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Look at what ya' got.

Quote:
Originally Posted by saunterr44 View Post
Thanks for your note - this IS our upgrade TT, so we won't need to consider that...

you mention that an F-150 with proper tow packages will tow better than an F-250 without those packages.....is that your point ?

Are payload and towing capacity affected by those packages ?

And what about rear axle ratios ? What's optimal for my situation ? Aren't F-250's by default 'better' than F-150's, in THAT regard ?
Quote:
Originally Posted by NewBlackDak View Post
Yes it is. Thatís how the weight distribution works. If you jack the rear of the truck up higher itís easier to get bars on/off.

Your trailer according to Jayco brochure begins with 830 lb tongue weight, 6765 dry weight. If you travel with full fresh tank, that only leaves 1400 lbs capacity of the 8850 gvw. At 8850 unless you have the Max tow option on your tv, you are at weight of the tow rating without adding one single item to the tt or tv. You also cannot adjust any loading because the fresh water tank is mounted over axles...so if you fill the bunks with camping stuff, it makes the tail wag the dog. 830 is 12% of 6765.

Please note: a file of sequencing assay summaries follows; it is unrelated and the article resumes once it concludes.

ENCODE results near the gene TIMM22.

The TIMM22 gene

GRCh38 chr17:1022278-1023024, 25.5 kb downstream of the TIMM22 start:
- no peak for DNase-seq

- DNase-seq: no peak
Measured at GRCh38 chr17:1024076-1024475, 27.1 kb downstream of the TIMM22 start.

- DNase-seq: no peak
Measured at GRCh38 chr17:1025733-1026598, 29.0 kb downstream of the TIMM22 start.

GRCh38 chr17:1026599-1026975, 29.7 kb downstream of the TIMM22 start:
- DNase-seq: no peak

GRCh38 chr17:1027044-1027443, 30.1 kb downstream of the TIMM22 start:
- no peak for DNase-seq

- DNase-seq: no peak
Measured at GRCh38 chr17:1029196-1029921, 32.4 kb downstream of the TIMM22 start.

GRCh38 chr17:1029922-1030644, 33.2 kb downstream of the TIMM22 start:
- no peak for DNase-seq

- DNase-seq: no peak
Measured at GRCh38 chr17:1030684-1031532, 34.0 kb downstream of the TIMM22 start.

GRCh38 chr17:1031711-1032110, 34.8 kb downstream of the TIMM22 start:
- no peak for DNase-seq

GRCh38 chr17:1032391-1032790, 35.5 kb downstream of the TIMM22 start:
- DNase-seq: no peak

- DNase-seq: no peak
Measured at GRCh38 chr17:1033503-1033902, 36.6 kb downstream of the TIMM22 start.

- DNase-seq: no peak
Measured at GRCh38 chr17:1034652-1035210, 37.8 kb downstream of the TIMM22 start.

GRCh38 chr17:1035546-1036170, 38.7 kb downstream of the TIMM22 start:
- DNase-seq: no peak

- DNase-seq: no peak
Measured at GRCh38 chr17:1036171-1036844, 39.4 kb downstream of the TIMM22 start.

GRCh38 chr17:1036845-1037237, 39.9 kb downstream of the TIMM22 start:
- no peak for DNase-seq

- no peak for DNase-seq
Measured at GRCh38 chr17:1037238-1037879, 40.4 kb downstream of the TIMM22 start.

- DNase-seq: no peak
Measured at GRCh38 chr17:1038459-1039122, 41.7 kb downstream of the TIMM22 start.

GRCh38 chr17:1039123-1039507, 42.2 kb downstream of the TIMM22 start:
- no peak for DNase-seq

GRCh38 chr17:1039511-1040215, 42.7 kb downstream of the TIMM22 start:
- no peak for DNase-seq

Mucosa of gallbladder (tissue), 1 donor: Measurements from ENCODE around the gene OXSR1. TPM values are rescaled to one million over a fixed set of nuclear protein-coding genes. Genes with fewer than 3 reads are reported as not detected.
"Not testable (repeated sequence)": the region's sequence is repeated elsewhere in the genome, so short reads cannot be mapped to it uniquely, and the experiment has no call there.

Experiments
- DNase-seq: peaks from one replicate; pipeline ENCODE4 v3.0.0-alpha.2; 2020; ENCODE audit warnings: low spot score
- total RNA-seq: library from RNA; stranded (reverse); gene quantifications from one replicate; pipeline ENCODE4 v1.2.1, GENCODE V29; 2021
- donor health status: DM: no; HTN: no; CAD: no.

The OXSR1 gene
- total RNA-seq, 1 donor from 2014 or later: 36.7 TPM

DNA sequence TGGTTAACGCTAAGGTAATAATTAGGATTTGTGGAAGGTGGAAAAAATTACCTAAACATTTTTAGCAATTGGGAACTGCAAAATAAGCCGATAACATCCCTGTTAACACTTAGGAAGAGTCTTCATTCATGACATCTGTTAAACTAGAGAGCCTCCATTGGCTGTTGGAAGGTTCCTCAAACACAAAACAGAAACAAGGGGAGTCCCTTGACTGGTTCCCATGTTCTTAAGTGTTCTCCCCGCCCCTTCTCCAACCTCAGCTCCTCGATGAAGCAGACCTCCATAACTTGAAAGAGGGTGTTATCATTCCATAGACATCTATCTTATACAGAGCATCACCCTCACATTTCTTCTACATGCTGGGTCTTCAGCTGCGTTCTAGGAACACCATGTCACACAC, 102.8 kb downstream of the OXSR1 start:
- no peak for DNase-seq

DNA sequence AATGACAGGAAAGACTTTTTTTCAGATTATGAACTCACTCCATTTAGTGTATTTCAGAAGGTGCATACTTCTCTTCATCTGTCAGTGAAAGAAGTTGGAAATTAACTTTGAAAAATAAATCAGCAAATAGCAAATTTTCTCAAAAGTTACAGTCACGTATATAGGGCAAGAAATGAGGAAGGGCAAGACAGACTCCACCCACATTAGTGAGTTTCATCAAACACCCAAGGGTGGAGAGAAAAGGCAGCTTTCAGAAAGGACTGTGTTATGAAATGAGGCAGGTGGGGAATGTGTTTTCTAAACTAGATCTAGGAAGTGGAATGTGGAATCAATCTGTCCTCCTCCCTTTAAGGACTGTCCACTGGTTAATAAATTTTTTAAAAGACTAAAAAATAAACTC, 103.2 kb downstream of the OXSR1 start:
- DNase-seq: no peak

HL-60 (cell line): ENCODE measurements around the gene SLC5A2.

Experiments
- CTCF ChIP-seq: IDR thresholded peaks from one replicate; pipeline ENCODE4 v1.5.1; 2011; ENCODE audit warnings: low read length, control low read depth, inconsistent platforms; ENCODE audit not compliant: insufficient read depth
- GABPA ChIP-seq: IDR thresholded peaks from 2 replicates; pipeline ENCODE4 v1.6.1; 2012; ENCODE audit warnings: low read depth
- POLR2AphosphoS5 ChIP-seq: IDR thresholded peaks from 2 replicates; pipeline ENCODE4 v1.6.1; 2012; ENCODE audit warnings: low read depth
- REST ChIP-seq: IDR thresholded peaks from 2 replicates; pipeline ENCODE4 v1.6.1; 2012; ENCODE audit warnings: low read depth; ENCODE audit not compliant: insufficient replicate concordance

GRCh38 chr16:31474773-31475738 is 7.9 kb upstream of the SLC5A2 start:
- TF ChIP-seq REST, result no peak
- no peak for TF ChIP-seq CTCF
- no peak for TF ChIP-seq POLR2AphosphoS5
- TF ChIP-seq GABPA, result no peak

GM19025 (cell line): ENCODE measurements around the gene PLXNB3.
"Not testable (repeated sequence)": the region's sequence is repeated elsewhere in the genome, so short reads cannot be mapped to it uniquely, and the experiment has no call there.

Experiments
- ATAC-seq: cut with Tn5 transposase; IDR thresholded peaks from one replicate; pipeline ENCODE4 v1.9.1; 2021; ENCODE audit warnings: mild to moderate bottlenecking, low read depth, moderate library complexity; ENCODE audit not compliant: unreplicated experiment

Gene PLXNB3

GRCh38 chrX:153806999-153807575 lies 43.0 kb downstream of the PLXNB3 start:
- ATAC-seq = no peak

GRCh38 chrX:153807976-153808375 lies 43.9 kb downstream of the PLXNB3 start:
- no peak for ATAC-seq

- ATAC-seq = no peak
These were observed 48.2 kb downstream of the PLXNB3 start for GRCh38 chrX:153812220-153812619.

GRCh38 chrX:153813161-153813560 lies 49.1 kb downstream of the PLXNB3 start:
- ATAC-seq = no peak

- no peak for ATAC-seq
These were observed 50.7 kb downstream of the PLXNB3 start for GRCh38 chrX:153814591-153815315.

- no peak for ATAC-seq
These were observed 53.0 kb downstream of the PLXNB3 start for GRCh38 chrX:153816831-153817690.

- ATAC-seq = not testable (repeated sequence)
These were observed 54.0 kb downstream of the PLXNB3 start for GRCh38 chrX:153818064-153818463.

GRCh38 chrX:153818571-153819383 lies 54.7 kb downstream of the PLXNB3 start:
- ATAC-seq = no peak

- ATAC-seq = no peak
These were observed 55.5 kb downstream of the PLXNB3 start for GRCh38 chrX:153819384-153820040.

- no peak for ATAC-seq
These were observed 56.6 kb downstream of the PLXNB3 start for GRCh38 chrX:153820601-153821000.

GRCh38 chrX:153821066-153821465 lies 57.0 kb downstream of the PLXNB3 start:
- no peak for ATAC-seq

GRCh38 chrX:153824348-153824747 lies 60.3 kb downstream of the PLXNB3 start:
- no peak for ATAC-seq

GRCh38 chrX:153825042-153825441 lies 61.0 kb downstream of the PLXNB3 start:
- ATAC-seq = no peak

As previously stated, RAISE the tongue after coupling to facilitate trunion placement. You not only will have to adjust hitch head angle, but trunion perch height to get it right.

I have a 2005 Layton Skyline that is virtually identical to your tt. I have pulled it with my 2018 Titan (tow rating 9250 lbs) and it did fine. But it was properly set up and not carrying water of any kind. It's empty eight is 6820, gvw rating 8825.